L-amino acids is a class of organic compounds containing amine and carboxyl groups with L stereochemistry(Fig.1). There are 20 amino acids in one’s body proteins. Amino acids can be classified into three groups essential AAs, non-essential AAs and conditional AAs. They can also be classified as non-polar or hydrophobic, neutral but polar, acidic and basic AAs. They are used as building blocks for peptides defining structure and function. Different amino acids vary in both side chain polarity and pH.
Fig. 1 The structure of an L-alpha amino acid in its un-ionized form (cited from Wikipedia)
Major L-amino acids for the food and animal feed industries are today produced on a very large scale using fermentation or synthetic processes. The market for l-glutamic acid as a food additive is 1.5-2 million tonnes, and for lL-lysine as an animal feedstuff is more than 1 million tonnes. These two amino acids are produced today in large-scale fermentation plants.
Fluorescent Materials: The investigation of these processes, which involve enzyme mechanisms and protein–protein interactions, can be achieved in combination with fluorescent spectroscopy using a number of strategies. These include expressing the protein of interest with a naturally occurring fluorescent protein(Fig.2) or using naturally occurring fluorescent α-amino acids within a protein, such as tyrosine or tryptohan. Due to the significant developments in the design and application of unnatural fluorescent α-amino acids and peptides over the last two decades, several reviews have been published in this area. For example, in 2009, Katritzky and Narindoshvili described the specific structural features required for the use of fluorescent α-amino acids as effective molecular probes, while more recently Krueger and Imperiali have reviewed the incorporation of unnatural fluorescent α-amino acids into peptides and proteins and their application in various chemical biology studies.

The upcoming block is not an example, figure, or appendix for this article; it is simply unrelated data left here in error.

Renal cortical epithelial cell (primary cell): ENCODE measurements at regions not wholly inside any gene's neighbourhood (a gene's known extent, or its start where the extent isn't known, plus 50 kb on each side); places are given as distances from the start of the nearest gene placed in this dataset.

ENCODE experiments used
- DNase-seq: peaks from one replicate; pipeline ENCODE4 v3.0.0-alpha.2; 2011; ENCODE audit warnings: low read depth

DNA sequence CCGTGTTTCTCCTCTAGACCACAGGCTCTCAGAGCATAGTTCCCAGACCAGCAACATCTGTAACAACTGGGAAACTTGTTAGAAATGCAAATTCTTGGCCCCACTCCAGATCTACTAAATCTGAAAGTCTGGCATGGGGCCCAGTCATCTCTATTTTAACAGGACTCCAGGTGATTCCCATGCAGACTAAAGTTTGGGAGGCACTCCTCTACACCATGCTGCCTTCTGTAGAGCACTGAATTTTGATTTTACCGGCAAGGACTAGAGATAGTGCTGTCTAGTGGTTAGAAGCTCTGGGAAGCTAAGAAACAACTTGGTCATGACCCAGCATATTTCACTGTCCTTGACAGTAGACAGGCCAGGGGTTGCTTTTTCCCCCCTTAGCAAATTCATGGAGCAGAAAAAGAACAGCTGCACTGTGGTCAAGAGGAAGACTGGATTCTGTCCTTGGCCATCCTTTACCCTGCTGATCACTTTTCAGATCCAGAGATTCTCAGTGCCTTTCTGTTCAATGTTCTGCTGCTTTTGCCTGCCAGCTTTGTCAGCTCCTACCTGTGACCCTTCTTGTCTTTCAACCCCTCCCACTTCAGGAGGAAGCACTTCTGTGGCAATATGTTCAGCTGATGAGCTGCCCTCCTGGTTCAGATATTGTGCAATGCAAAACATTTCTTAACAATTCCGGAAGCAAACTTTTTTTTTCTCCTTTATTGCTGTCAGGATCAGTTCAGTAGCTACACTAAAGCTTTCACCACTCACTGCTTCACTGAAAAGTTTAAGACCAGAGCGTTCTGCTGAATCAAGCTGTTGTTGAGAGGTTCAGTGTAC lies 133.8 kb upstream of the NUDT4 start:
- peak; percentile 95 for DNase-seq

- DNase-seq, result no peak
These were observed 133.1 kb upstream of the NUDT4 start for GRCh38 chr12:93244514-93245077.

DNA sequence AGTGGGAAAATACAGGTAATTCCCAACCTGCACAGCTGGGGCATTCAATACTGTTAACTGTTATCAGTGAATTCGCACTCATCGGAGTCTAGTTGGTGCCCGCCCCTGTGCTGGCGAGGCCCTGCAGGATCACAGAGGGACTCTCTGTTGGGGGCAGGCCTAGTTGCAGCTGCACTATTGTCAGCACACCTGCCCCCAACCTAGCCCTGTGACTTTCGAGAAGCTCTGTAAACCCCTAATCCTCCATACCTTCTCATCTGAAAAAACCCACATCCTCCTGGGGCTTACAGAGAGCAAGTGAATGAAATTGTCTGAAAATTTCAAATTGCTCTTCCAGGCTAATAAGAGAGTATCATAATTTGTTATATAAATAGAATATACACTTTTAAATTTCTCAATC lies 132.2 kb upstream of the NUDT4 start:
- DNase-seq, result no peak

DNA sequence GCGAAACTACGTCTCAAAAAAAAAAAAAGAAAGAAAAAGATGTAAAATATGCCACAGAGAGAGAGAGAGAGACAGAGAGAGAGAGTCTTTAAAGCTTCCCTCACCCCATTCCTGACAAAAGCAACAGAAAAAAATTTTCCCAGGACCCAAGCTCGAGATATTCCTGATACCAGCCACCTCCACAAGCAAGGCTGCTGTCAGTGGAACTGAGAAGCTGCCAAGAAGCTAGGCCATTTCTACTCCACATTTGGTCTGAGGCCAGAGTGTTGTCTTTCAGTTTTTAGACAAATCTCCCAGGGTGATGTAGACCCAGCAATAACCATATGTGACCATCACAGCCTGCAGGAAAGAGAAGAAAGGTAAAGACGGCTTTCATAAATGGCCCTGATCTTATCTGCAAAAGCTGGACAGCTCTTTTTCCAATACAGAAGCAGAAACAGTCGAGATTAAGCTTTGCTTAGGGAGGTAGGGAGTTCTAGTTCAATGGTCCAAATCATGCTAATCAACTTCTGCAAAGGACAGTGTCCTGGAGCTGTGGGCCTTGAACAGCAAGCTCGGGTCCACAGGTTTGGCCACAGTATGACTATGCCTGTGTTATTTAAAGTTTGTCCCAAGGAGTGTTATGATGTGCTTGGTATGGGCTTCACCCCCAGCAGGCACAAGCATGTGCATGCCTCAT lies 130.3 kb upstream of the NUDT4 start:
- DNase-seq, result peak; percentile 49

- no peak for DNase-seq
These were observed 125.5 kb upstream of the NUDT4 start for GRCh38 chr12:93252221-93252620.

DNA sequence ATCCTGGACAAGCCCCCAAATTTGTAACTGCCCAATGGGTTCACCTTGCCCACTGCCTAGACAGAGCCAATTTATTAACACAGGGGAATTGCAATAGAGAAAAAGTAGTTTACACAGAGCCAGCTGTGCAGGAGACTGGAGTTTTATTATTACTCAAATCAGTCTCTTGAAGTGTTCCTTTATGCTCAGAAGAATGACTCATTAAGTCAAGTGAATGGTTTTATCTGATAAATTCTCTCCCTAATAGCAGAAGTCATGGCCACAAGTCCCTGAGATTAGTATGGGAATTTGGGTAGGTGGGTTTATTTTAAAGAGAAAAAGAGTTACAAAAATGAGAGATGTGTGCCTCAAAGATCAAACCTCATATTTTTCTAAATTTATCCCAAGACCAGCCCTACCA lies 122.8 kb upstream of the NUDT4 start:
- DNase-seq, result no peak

Fig.2 Figures and quantum yields (QY) of L-phenylalanine (1), L-tyrosine (2) and L-tryptophan (3).
Pharmaceutical Chemistry: In the pharmaceutical area, the ready availability of l-tertleucine has resulted in it being used as a building block, particularly to add bulk in pseudo-peptide structures. An early application was in the field of HIV protease inhibitors. A number of products containing the l-tert-leucine unit entered clinical trials, but only atazanavir, launched in 2003 by BMS, reached the market. A new range of anti-viral drugs is now under development against the target of the Hepatitis C virus, and two of these products were launched in 2011. Both share a similar core, with a peptide bond between l-tertleucine and a modified bulky proline analogue. Boceprevir was launched by Merck/Schering-Plough and telaprevir by Vertex (Fig.3). These were the first two treatments for Hepatitis C which did not involve interferon.
Fig.3 Anti-viral drugs based on l-tert-leucine.
Asymmetric Catalysts: The application of l-tert-leucine as a bulky chiral building block for asymmetric catalysts has been well reviewed. It is critical for this application to have both isomers of the chiral amino acid readily available. In the case of tertleucine, the d-(R)-tert-leucine can be manufactured by an alternative route using a R-selective hydantoinase.